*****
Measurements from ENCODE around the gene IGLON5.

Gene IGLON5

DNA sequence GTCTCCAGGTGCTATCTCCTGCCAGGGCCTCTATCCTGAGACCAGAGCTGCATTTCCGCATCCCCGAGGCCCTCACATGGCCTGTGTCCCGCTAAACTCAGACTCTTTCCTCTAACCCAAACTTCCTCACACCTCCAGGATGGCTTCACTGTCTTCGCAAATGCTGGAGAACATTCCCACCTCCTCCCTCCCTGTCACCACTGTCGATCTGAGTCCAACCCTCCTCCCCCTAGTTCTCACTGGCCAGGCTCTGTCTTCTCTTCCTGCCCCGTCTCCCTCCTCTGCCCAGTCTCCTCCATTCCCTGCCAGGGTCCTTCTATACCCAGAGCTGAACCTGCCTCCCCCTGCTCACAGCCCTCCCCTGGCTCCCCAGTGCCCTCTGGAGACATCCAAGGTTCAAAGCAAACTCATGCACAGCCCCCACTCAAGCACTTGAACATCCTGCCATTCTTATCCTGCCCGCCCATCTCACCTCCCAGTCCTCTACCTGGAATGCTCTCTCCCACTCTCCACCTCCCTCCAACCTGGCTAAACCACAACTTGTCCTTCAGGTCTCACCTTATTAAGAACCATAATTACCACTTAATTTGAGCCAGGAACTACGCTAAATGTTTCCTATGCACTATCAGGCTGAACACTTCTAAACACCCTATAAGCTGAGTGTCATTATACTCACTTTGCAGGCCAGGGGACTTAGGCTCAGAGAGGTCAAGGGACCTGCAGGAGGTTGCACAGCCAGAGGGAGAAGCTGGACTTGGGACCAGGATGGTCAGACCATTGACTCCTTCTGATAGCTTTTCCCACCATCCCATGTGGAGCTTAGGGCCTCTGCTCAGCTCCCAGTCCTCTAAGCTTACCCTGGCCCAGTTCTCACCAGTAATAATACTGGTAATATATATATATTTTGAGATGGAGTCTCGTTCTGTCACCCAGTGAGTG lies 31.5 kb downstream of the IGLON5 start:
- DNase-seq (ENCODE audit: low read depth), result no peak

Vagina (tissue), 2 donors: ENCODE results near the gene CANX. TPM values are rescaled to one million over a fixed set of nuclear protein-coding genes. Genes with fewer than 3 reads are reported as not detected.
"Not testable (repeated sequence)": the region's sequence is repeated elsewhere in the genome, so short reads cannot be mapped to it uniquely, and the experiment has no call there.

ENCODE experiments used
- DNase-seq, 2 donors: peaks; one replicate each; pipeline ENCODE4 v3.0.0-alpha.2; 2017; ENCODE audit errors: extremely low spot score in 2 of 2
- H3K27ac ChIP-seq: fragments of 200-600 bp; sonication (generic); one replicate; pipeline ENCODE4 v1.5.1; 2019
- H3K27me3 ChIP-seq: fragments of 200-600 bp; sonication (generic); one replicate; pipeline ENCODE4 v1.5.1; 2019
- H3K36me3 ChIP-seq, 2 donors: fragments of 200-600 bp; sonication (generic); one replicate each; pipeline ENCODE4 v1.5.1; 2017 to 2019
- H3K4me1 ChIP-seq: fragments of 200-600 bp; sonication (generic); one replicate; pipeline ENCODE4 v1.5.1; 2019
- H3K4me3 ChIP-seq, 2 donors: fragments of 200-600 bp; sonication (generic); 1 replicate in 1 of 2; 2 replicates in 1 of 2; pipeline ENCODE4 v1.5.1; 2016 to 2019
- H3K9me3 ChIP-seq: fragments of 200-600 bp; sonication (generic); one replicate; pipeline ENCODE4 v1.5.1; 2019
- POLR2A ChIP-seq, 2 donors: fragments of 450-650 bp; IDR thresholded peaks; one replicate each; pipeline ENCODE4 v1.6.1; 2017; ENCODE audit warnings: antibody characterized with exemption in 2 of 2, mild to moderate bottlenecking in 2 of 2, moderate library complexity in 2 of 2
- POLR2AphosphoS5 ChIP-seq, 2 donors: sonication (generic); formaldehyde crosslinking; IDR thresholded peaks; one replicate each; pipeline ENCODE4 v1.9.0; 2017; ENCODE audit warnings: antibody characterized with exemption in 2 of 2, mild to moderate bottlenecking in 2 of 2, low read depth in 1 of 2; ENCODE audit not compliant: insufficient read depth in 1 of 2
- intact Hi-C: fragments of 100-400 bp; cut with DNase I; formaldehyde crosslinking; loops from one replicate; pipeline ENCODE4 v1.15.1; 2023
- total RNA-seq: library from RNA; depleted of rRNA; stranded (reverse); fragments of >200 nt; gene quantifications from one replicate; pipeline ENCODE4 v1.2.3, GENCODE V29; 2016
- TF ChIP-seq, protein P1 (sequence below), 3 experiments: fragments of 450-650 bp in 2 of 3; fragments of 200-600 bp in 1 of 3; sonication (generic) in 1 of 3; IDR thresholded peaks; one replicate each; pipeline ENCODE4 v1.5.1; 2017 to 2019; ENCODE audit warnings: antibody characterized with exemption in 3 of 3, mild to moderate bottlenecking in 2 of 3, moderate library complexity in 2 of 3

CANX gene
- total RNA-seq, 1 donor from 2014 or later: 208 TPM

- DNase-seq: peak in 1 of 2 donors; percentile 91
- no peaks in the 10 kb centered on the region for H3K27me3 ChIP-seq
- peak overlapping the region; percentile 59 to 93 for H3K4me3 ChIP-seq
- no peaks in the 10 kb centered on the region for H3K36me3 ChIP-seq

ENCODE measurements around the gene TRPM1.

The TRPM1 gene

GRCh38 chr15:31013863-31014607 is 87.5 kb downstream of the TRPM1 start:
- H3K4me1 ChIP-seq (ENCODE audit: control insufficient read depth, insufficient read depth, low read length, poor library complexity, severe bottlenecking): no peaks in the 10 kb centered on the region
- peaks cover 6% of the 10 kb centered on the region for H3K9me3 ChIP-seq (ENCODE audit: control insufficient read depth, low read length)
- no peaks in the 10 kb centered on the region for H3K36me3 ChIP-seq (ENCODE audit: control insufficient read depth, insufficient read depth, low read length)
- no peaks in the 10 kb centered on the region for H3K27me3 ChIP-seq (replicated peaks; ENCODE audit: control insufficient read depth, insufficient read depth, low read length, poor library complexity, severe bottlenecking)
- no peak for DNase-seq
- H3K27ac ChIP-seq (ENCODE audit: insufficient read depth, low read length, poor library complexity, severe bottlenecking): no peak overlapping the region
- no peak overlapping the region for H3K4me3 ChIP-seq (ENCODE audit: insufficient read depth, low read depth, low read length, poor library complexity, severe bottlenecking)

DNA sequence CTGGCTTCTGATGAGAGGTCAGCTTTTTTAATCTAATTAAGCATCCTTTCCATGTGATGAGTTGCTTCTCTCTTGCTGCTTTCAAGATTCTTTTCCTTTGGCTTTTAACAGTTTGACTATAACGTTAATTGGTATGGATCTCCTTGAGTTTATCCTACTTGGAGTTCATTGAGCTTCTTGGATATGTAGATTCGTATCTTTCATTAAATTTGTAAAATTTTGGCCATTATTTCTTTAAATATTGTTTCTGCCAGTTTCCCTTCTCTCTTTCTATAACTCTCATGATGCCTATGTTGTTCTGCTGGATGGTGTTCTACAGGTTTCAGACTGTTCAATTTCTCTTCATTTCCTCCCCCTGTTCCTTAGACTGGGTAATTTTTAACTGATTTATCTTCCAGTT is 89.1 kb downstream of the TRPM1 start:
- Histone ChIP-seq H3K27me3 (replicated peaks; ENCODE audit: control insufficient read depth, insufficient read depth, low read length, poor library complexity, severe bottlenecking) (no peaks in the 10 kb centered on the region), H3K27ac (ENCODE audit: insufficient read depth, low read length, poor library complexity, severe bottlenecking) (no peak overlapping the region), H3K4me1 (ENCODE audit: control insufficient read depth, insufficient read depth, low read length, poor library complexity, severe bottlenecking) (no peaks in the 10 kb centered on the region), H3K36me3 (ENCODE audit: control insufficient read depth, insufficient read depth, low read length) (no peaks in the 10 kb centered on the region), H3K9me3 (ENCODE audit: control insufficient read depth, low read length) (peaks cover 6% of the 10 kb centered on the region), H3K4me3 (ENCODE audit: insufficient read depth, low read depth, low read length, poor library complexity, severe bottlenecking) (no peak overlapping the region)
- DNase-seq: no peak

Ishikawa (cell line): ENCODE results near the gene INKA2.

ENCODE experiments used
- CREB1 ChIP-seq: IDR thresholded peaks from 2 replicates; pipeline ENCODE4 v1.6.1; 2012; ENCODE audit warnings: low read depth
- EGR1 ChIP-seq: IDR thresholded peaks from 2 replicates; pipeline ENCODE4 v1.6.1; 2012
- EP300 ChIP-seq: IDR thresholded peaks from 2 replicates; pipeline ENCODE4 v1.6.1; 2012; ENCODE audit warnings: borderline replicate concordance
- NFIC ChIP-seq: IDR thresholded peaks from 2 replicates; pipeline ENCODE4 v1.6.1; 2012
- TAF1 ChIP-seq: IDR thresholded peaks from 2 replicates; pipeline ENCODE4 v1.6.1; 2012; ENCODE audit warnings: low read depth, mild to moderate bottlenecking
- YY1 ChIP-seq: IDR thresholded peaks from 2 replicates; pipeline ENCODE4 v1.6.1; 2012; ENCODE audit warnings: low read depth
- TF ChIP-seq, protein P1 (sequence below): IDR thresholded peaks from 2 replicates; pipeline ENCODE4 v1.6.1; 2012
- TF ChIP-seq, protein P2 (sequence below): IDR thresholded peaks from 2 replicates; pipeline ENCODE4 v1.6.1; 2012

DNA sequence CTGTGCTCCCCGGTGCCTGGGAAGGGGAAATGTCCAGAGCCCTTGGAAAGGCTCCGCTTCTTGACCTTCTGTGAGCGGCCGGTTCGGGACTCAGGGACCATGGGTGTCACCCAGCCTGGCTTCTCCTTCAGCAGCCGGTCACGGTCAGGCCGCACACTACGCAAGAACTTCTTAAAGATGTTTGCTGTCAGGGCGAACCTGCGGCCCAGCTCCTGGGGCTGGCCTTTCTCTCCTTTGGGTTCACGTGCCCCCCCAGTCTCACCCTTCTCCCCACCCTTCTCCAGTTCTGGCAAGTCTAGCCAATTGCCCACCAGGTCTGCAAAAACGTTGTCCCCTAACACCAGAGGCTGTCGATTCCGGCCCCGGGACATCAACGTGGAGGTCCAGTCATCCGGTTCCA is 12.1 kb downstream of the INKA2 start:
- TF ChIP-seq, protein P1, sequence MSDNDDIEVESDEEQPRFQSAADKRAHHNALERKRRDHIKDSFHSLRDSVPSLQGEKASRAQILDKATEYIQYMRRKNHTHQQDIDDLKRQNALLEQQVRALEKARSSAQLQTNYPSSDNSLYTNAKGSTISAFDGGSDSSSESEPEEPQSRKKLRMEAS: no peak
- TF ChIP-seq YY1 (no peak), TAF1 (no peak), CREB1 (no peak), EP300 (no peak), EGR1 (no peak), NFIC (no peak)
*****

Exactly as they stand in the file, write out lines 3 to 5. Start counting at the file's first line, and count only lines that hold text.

DNA sequence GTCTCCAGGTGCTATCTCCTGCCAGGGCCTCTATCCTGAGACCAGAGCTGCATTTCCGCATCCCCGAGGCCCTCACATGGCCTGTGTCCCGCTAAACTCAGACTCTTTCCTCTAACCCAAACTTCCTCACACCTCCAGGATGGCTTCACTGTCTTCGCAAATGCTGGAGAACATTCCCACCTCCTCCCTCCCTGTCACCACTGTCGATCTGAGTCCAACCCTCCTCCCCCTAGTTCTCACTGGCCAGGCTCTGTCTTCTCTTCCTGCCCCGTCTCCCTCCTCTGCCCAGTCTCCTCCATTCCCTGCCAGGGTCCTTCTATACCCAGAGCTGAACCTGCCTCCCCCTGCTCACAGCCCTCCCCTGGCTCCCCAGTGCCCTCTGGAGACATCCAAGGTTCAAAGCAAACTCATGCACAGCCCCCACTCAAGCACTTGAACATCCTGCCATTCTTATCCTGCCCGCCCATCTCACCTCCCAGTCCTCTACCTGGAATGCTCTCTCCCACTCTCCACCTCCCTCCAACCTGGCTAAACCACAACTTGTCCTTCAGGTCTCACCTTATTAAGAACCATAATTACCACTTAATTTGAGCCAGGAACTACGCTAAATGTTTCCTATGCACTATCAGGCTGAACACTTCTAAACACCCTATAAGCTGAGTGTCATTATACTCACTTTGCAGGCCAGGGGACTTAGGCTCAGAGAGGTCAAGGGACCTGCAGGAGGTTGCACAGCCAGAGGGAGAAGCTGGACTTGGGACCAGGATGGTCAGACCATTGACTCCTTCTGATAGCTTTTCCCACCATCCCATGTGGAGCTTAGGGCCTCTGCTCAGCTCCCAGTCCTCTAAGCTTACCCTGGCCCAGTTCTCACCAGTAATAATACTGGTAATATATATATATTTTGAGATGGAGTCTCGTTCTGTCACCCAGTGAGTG lies 31.5 kb downstream of the IGLON5 start:
- DNase-seq (ENCODE audit: low read depth), result no peak

Vagina (tissue), 2 donors: ENCODE results near the gene CANX. TPM values are rescaled to one million over a fixed set of nuclear protein-coding genes. Genes with fewer than 3 reads are reported as not detected.